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Refuse a Flu Shot, Get Fired?

By Andrew Lu on January 11, 2013 | Last updated on March 21, 2019

Can you get fired for refusing a flu shot? Many employees may be wondering this exact question.

There's a massive flu outbreak hitting many parts of the country hard, The Washington Post reports. You might be coughing and sneezing in your cubicle, or the guy next to you may be coughing and sneezing onto you.

Sick of sick employees infecting their entire workforce, many employers are now taking proactive measures and requiring that employees receive a flu shot. But can an employer legally force you to get a vaccination or risk losing your job?

Unfortunately for those afraid of needles, the answer is generally "yes." Employers can require that you get a flu shot in many cases.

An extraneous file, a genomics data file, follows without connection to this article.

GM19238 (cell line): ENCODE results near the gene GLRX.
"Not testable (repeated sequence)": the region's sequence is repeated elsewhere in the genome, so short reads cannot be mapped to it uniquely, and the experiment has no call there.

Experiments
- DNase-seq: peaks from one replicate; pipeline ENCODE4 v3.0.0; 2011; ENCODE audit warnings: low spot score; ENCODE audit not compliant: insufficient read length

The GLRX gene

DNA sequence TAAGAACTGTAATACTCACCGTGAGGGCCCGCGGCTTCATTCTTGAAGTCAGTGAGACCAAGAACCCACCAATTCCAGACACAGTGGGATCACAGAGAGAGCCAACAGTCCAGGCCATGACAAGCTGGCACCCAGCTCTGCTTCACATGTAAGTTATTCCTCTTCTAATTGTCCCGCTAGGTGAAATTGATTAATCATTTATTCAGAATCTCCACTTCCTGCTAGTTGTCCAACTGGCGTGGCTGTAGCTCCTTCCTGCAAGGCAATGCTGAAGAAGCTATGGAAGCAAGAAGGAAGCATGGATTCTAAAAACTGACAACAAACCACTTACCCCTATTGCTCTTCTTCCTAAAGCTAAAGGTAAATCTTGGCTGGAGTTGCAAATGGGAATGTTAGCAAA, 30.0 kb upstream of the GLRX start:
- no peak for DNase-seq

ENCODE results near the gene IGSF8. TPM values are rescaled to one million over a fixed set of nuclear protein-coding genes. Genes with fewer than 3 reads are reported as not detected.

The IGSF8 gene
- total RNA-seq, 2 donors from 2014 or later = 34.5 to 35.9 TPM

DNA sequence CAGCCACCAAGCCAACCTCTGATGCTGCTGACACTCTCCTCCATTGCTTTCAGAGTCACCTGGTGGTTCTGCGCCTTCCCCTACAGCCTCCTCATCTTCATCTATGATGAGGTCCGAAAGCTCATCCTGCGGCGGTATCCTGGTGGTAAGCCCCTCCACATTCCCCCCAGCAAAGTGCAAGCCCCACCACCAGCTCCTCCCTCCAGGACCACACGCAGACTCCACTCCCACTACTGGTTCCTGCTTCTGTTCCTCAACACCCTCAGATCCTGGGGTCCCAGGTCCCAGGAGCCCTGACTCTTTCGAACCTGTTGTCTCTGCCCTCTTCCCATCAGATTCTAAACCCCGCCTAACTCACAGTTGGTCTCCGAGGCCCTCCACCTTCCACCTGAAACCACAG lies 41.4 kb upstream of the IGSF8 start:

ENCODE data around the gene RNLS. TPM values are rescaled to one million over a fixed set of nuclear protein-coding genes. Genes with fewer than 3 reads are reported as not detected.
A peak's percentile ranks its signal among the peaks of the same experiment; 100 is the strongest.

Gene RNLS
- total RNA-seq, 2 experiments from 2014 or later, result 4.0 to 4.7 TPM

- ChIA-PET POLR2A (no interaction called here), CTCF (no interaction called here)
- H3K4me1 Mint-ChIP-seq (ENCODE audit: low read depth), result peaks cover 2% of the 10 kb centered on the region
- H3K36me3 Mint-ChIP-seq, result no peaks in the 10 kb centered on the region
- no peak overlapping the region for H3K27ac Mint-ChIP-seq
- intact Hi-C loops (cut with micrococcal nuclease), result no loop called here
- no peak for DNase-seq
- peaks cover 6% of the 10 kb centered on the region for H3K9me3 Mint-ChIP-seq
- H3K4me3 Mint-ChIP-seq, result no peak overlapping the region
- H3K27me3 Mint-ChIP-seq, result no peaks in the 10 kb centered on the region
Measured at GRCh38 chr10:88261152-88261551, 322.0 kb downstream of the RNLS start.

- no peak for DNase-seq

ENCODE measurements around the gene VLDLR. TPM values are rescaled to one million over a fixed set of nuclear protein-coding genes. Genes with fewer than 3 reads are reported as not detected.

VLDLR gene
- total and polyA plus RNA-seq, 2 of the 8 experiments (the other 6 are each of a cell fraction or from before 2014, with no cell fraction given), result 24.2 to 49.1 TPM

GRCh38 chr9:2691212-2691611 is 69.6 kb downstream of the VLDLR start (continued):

Most employees in the workforce are considered "at-will" employees. That means that employers can fire you for any, or no, reason at all. So just as you could get fired for coming in late, using foul language, or bad work, you could also get fired for refusing a flu shot.

And these terminations have already happened, as the Indianapolis Business Journal recently reported. Most flu shot-related firings affect healthcare workers, who are generally required to get flu shots and other vaccinations as a condition of employment.

But what about those who argue that they have privacy rights over their own body? Well, you do. You can refuse a flu shot. And you have the right to protect your body from shots and unwanted vaccinations. However, this doesn't give you the right to work for an employer that wants a vaccinated workforce.

In other words, no one will physically force you to get a shot. You just may be jobless if you refuse one.

As for workers who are not at-will, you may have a right to refuse a flu shot and keep your job. This is especially true for union workers and those under employment agreements that spell out specific enumerated reasons for termination. If refusing a vaccination or flu shot is not one of those reasons, the employer typically may not unilaterally terminate you for such refusal.

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